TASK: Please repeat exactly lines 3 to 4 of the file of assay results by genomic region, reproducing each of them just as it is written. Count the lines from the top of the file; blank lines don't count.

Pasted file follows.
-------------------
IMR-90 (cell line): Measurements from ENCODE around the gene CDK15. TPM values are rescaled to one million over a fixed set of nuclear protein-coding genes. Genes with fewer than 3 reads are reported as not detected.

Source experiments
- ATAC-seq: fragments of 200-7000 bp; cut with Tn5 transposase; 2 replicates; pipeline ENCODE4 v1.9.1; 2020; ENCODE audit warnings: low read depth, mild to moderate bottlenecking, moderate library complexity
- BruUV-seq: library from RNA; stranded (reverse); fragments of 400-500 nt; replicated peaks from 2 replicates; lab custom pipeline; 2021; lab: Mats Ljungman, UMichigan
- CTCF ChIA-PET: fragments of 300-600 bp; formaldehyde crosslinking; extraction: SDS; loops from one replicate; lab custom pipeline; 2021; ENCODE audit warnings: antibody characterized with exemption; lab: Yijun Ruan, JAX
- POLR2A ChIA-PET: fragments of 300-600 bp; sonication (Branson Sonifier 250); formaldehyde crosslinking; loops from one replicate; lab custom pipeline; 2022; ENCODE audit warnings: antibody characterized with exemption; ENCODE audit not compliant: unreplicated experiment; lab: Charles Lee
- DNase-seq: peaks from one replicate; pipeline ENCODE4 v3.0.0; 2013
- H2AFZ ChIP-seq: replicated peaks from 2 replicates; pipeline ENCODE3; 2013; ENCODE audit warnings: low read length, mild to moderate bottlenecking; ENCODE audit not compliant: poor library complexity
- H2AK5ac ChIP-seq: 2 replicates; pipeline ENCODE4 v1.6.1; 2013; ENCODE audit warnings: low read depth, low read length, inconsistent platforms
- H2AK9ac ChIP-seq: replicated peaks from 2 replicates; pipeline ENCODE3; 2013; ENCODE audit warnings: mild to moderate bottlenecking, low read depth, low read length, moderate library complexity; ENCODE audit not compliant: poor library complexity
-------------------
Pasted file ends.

- ATAC-seq: fragments of 200-7000 bp; cut with Tn5 transposase; 2 replicates; pipeline ENCODE4 v1.9.1; 2020; ENCODE audit warnings: low read depth, mild to moderate bottlenecking, moderate library complexity
- BruUV-seq: library from RNA; stranded (reverse); fragments of 400-500 nt; replicated peaks from 2 replicates; lab custom pipeline; 2021; lab: Mats Ljungman, UMichigan